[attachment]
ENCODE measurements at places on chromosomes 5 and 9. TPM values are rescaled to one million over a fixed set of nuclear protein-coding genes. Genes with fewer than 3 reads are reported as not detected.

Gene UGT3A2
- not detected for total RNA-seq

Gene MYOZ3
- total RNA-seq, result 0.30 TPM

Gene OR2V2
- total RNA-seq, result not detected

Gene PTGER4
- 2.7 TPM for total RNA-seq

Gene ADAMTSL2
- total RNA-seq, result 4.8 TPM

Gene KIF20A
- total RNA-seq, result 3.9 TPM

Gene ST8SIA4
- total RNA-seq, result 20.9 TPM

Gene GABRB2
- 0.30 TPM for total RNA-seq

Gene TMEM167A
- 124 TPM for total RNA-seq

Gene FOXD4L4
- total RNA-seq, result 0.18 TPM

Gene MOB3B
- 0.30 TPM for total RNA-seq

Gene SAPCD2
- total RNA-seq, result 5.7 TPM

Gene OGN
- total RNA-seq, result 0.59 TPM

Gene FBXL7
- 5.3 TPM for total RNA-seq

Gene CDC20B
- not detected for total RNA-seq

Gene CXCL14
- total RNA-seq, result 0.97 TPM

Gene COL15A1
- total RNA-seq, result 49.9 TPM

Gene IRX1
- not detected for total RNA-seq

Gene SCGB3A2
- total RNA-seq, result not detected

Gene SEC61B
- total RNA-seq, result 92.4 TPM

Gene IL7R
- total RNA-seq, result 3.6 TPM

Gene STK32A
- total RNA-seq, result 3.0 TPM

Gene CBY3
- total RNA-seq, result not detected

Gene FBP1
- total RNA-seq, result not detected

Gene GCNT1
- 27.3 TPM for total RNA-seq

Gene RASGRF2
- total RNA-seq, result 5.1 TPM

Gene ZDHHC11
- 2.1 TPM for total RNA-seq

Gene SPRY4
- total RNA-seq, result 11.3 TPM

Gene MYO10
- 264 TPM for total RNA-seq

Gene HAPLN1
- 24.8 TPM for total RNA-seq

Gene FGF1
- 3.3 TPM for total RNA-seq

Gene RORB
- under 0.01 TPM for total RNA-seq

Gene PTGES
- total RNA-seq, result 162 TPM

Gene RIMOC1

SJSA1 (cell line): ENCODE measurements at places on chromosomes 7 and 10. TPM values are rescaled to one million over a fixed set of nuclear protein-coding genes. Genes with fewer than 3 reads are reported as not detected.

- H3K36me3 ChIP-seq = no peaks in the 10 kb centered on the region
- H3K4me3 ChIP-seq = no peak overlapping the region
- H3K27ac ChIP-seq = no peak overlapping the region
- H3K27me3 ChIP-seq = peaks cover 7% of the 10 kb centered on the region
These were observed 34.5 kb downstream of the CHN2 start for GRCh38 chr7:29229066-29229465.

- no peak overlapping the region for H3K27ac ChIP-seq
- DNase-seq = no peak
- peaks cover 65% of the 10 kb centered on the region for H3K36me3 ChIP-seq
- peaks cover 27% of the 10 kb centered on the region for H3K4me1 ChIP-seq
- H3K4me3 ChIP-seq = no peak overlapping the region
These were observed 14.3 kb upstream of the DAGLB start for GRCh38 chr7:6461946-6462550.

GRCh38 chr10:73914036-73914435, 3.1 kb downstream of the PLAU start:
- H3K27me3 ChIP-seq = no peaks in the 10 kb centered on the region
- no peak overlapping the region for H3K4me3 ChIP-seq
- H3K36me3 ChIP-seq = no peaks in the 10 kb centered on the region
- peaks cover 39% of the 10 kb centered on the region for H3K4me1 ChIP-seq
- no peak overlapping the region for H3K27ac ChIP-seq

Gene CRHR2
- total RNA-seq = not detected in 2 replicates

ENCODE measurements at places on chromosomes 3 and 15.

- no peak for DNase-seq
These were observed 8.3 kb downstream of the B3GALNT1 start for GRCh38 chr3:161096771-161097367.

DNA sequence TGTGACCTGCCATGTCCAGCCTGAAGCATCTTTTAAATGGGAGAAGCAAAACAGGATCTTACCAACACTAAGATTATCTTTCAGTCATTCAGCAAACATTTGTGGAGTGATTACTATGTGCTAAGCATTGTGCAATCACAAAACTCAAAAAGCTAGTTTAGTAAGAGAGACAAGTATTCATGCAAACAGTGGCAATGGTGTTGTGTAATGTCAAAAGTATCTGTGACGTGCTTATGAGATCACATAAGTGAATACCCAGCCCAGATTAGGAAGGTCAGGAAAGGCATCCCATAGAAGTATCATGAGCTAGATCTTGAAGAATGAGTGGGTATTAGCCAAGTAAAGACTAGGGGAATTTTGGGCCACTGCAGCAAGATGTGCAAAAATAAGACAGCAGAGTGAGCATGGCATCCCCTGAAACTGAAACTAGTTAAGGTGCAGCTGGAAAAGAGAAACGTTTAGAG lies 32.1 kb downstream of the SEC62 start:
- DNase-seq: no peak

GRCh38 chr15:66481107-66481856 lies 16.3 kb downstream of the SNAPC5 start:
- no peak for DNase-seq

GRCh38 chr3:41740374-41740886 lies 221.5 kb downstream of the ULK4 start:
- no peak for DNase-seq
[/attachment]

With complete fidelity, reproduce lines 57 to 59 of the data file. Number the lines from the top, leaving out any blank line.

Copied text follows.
- total RNA-seq, result 11.3 TPM

Gene MYO10
- 264 TPM for total RNA-seq